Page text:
Authors Gunnar Rye Bergersen and Jan-Eric Gustafsson put 65 professional programmers through their paces for two straight days, tackling twelve meaty tasks in the Java language to prove their programming skill; this was what the study ultimately wanted to better understand.
Participants all filled in an extensive questionnaire on Java programming knowledge. Some participants also completed a suite of tasks involving memorising items (e.g. letters) while simultaneously handling another task such as checking sentences for errors. These measure working memory, the component of mind that keeps things available for conscious processing, and related to 'g', our proposed fundamental level of mental ability. Unfortunately working memory scores for over half the participants weren't taken due to logistical issues.
The authors modelled the relationships between all variables, including years of work experience, and found the best predictor of programming skill was programming knowledge: it loaded onto skill with a value of .77, where one would mean perfect prediction. Once knowledge was taken into account, a programmer's skill didn't benefit from better working memory or longer experience. Rather, these variables seem to matter earlier in the process by building better knowledge: working memory to help the programmer make sense of complex concepts, experience to provide the time for this to happen.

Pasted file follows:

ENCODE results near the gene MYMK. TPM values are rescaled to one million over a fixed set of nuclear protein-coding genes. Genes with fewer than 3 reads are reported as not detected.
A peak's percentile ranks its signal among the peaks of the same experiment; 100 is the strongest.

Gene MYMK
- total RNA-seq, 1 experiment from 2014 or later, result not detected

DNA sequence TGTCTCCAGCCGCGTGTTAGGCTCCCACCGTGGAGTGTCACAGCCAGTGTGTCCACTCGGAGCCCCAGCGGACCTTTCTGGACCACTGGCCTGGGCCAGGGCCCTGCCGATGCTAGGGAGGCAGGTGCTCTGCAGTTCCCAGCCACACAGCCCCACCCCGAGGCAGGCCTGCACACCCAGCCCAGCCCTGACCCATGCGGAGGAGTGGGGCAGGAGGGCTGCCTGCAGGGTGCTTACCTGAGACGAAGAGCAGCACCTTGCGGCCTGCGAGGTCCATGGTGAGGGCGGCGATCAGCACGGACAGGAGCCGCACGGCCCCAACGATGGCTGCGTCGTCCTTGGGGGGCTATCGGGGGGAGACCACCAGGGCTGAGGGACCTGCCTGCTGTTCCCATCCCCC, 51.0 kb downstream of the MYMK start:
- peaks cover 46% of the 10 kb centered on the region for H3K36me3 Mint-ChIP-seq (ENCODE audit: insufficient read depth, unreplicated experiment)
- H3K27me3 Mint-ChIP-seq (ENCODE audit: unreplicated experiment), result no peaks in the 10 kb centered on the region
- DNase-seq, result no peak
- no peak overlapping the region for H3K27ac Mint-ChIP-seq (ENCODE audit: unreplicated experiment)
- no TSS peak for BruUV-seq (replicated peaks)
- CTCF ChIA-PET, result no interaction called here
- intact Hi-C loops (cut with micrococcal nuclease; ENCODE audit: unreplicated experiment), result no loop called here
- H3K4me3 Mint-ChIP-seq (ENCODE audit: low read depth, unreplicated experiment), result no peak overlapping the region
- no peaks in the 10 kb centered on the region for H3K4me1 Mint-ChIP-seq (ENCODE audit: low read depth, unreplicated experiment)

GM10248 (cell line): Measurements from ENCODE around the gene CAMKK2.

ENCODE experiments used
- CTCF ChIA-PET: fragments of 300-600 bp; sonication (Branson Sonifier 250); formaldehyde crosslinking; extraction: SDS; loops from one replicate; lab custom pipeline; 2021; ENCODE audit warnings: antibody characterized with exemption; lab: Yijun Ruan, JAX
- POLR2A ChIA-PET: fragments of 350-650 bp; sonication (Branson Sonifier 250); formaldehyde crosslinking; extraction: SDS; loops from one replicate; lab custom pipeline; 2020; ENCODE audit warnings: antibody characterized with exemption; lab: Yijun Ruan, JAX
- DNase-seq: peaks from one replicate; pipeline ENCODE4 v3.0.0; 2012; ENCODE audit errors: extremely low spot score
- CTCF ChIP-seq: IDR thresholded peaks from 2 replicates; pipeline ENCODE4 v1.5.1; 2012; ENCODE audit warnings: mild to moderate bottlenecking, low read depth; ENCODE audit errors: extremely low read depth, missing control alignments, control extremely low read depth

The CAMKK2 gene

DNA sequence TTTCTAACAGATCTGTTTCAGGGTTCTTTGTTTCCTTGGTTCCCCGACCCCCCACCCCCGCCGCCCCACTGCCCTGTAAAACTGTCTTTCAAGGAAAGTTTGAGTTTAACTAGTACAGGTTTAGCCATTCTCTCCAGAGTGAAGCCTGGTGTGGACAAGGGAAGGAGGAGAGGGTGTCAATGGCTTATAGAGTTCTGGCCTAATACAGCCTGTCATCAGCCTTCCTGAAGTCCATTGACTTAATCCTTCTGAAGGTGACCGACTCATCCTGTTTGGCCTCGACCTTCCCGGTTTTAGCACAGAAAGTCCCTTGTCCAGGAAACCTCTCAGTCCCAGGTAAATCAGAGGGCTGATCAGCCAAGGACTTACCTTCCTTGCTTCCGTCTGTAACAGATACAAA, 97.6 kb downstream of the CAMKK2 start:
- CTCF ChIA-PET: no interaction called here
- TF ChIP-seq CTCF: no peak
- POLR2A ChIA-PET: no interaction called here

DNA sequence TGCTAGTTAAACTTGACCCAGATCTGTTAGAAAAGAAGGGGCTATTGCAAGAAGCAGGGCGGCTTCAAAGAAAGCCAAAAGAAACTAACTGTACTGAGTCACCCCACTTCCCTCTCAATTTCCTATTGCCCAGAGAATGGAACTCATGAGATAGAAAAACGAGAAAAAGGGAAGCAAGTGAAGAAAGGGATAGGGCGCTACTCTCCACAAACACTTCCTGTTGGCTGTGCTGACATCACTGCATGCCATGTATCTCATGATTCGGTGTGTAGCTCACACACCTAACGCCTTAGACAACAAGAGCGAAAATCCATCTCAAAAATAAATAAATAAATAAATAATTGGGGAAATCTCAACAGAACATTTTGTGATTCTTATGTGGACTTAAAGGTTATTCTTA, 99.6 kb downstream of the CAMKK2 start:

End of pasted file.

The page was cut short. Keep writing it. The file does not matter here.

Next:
You can't get by in the programming industry with a static knowledge base, so working memory and a sharp mind will always be in demand in the profession. Indeed, observing that their data found an association between working memory and programming experience, the authors speculate that wannabes with poor working memory are more likely to leave the profession entirely. But this study asks us to recognise that a whizz programmer's competence is thanks to applying that brainpower to learning their trade.